The blog of Ada Rose Cannon

Audio on the Web, for Games and VR!

Audio on the Web, for Games and VR!

Audio on the Web, for Games and VR!

Tips, tricks and getting started.

Audio is a fundamental way of adding important theming and immersion to games and virtual reality experiences on the Web. It’s not too hard to add but can do wonders for giving the user a wonderful experience. Resources like Freesound make it easier to find Creative Commons sound effects and music so there is no excuse to leave your experience silent.

I recently created a relaxing VR experience which made use of 3D spatial audio for it’s procedurally generated music. This article covers some of the things I learned when building the audio aspects of that experience. XR Koi Garden A beautiful VR garden with peaceful music. Listen with headphones for the full

The most fundamental way to play audio on the Web is the HTML

Tip 1. Don’t use MP3 for Looping Audio

This is the HTML code for playing some looping background sound:

<audio loop preload id="bgsound">
   <source src="assets/ambient/loop.ogg" type="audio/ogg" />
   <source src="assets/ambient/loop.mp3" type="audio/mpeg" />

Note that the audio element can accept multiple different sources much like the element. MP3 has pretty good compression and really wide support so why don’t we just use MP3?

MP3 shouldn’t be used for looping audio because the header information often gets misread as a few milliseconds of no sound. This is fine for an MP3 player where the silent parts aren’t recognisable as one song changes to another, but if you are looping some ambient noise then that few ms of no sound is extremely jarring to the listener.

OGG format is really good too and does not have this issue but it isn’t supported on Apple devices. So we fall back to MP3 in that case. Which will give a worse effect but still be okay.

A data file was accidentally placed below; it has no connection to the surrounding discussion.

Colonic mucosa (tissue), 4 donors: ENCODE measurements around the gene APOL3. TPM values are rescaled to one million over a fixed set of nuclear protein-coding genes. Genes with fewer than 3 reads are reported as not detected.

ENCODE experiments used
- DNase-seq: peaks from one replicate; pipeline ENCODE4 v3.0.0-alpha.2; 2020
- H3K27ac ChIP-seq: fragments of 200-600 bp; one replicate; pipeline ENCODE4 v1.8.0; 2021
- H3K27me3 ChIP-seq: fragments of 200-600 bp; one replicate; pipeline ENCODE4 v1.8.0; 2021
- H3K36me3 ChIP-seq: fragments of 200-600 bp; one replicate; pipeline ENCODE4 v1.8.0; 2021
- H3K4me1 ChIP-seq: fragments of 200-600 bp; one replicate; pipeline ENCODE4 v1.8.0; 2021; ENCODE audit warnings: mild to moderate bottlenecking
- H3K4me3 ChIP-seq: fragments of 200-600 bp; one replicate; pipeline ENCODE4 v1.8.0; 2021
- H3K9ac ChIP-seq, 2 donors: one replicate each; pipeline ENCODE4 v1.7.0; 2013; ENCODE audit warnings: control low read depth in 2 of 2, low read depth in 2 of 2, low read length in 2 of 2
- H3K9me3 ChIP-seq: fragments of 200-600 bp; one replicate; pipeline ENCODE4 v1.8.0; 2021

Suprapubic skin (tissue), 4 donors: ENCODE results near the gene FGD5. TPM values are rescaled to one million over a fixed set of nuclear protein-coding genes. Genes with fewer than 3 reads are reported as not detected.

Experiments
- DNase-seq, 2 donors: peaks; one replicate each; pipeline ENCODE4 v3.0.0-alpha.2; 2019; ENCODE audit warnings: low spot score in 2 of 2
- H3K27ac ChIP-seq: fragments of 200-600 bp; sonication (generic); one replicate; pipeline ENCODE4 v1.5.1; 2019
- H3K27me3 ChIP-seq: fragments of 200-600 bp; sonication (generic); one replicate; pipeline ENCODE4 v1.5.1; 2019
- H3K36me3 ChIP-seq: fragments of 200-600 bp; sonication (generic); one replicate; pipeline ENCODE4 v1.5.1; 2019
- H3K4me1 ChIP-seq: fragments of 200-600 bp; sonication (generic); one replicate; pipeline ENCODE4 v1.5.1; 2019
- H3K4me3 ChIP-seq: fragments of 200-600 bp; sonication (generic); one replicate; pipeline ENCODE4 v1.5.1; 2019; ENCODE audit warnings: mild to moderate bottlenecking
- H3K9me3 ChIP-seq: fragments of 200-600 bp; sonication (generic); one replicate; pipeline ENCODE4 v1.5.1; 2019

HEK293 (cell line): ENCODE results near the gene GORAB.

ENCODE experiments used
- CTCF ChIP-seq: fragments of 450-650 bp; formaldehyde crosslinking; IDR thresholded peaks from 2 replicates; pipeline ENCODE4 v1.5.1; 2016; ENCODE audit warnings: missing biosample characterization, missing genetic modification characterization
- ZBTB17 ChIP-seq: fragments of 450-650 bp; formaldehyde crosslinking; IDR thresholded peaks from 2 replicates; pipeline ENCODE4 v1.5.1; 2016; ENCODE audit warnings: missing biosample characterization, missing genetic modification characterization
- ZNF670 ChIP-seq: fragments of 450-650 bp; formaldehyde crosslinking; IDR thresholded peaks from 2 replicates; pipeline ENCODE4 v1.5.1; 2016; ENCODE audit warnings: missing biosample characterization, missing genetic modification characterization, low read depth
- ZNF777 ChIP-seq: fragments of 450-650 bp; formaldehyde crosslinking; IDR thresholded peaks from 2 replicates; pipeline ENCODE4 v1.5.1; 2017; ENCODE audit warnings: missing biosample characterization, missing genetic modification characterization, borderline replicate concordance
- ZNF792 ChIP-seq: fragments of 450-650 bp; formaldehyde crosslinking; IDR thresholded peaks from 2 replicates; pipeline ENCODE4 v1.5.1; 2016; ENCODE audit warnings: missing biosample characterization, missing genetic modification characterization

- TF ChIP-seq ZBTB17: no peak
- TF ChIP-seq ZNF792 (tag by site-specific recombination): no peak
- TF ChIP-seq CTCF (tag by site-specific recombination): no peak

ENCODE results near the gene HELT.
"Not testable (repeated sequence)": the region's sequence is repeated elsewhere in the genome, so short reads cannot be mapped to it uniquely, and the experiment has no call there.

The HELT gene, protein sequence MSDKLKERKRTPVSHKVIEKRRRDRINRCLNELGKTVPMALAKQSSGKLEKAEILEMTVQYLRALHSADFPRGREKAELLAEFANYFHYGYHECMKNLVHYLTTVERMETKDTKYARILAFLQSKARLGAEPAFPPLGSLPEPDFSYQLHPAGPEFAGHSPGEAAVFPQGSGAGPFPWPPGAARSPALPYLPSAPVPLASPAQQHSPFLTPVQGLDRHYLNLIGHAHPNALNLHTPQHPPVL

The alternative of using WAV would also not have the muting issue but could be up to 10x larger!! Making it an unsuitable format for the web where quick starts are imperative.

Tip 2. Don’t use auto-playing audio; have the user turn audio on.

Don’t use auto playing audio, this may seem counter intuitive because if we are adding audio to a game we want to have audio on by default.

From a user perspective people are pretty mixed about whether they want auto-playing audio at all:

On top of that some browsers such as Chrome will prevent audio from autoplaying at all until a user event triggers the audio playing. The best way to work with browsers which block autoplaying audio is to have an audio toggle switch which can be built using HTML, CSS and a little JavaScript:

Toggle ButtonToggle Button

The HTML is a checkbox and a label:

<input type="checkbox" id="canaudio" />

<label for="canaudio">Toggle Audio</label>

CSS can be used to hide the label text but show an audio muted symbol if the sound is disabled and a speaker symbol if it’s playing audio.

#canaudio {
  opacity: 0;
  position: absolute;
  top: 0;
  left: 0;
  width: 0;
  height: 0;
  pointer-events: none;

label[for="canaudio"] {
  position: fixed;
  bottom: 1.5rem;
  right: 1.5rem;
  background: #0004;
  padding: 1.5rem;
  border-radius: 50%;
  border: 2px solid transparent;
  width: 3rem;
  height: 3rem;
  text-align: center;
  font-size: 0;
  color: white;

#canaudio:focus + label[for="canaudio"] {
  border: 2px solid white;

label[for="canaudio"]::before {
  content: "🔇\FE0E";
  font-size: 3rem;
  line-height: 3rem;

#canaudio:checked + label[for="canaudio"]::before {
  content: "🔊\FE0E";

We then listen for events on this checkbox to start the audio element playing:

// Ensure the #canaudio element is not checked as some browsers
// Will remember it's state
window.canaudio.checked = false;